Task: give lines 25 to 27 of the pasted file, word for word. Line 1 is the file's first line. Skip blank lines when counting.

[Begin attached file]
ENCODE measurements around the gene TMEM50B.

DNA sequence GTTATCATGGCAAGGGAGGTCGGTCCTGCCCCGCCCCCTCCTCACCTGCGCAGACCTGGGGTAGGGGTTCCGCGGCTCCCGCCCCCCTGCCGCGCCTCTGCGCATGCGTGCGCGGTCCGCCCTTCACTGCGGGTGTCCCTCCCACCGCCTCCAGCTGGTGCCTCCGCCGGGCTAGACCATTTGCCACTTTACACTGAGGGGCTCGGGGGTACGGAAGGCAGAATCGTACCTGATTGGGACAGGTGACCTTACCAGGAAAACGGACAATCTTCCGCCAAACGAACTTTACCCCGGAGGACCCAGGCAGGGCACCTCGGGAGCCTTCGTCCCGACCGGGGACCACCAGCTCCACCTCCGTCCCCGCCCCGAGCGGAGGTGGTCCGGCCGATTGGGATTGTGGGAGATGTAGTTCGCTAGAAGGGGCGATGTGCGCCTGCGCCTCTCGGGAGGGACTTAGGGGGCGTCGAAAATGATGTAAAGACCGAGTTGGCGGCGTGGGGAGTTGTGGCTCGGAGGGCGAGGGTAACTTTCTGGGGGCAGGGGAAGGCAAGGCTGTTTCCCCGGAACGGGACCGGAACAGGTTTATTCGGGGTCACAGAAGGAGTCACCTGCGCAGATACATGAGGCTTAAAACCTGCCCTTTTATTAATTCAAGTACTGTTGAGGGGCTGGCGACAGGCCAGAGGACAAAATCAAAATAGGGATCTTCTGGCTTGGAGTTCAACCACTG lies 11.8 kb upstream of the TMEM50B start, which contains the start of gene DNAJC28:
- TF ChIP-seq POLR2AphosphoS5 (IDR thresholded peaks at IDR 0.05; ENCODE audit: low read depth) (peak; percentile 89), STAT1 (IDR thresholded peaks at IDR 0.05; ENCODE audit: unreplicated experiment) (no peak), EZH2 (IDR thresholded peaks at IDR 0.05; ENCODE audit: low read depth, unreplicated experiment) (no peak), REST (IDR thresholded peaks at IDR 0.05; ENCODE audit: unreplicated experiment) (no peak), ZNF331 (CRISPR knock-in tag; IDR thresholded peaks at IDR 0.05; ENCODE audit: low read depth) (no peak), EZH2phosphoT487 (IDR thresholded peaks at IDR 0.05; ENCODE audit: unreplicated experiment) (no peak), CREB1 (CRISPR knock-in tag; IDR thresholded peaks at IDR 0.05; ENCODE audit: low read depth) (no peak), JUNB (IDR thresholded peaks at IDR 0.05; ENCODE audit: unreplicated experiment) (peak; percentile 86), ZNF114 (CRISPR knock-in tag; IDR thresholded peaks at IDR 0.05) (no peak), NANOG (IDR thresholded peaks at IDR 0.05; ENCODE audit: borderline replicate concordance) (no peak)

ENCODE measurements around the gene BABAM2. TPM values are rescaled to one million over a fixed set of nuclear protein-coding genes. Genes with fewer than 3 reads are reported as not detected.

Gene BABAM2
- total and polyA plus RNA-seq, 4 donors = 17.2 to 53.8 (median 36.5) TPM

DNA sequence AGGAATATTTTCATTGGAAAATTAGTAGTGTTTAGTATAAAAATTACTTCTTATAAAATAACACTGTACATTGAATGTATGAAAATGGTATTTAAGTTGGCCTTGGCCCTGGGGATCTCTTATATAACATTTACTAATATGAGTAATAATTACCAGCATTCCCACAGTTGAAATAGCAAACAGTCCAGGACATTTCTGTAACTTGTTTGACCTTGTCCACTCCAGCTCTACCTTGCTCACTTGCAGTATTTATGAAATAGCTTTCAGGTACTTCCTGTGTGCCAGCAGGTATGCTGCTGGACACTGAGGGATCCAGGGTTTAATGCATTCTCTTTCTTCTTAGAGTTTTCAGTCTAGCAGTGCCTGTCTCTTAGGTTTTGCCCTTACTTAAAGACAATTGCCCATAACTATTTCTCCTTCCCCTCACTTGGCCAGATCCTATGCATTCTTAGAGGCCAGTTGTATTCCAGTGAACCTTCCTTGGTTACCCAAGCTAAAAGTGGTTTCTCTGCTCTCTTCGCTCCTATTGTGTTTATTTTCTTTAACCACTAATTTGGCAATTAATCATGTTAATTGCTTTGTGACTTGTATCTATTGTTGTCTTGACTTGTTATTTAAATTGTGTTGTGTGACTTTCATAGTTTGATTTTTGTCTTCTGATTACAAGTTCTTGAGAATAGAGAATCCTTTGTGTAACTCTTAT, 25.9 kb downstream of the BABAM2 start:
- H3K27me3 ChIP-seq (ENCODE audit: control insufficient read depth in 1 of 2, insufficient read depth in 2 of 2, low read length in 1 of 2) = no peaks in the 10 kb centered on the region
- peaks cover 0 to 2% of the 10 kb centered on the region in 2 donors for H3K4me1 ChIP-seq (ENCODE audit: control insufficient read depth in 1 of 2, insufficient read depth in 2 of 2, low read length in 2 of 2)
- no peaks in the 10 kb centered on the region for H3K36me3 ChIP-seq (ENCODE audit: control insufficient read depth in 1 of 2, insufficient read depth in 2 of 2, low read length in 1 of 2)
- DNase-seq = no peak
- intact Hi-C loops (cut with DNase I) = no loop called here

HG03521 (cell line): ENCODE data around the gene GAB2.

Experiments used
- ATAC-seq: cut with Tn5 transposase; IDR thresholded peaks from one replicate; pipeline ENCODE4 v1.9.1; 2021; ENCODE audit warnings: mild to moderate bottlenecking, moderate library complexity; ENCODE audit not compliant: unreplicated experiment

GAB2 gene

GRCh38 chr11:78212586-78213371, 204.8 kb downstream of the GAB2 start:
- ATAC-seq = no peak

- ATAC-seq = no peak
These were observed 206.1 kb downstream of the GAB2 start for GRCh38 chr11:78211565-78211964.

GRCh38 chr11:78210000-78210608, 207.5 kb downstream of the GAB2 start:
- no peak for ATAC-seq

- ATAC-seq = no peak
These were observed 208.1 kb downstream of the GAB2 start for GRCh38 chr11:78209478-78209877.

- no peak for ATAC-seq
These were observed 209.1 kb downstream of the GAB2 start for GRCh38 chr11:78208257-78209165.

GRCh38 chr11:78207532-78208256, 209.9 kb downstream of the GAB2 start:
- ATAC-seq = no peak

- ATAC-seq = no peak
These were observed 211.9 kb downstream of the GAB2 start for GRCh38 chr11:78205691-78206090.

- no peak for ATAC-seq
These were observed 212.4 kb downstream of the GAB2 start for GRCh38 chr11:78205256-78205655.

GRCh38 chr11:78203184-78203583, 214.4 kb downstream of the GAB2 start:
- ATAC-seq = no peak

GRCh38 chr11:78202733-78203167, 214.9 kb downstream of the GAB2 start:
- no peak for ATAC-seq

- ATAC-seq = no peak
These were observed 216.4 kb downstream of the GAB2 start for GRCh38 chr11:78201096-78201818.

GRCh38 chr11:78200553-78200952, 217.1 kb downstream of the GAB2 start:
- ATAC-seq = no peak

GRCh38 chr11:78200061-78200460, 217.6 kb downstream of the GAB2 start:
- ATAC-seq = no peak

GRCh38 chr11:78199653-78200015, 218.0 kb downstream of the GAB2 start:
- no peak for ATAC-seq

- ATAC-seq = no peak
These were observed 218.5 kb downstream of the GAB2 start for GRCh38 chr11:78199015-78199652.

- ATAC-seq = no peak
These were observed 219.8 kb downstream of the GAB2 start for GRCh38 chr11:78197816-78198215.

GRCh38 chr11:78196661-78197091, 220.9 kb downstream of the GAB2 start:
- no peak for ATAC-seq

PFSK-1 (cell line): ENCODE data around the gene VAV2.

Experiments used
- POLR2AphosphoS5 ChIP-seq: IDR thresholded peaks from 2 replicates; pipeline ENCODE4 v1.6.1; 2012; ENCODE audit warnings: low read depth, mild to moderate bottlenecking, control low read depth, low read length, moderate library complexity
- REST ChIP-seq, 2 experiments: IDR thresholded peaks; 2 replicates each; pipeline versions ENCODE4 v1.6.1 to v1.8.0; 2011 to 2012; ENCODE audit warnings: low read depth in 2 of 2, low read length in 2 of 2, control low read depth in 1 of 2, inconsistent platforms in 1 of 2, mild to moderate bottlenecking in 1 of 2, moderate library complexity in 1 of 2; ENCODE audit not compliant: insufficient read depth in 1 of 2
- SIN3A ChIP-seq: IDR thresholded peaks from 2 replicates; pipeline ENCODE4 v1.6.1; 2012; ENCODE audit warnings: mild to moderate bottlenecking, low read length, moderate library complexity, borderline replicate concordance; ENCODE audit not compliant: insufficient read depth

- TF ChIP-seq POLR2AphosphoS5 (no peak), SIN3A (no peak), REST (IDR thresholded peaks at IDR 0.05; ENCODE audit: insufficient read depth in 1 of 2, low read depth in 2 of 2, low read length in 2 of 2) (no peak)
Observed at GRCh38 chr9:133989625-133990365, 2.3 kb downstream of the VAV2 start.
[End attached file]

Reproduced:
- no peak for ATAC-seq
These were observed 209.1 kb downstream of the GAB2 start for GRCh38 chr11:78208257-78209165.

GRCh38 chr11:78207532-78208256, 209.9 kb downstream of the GAB2 start: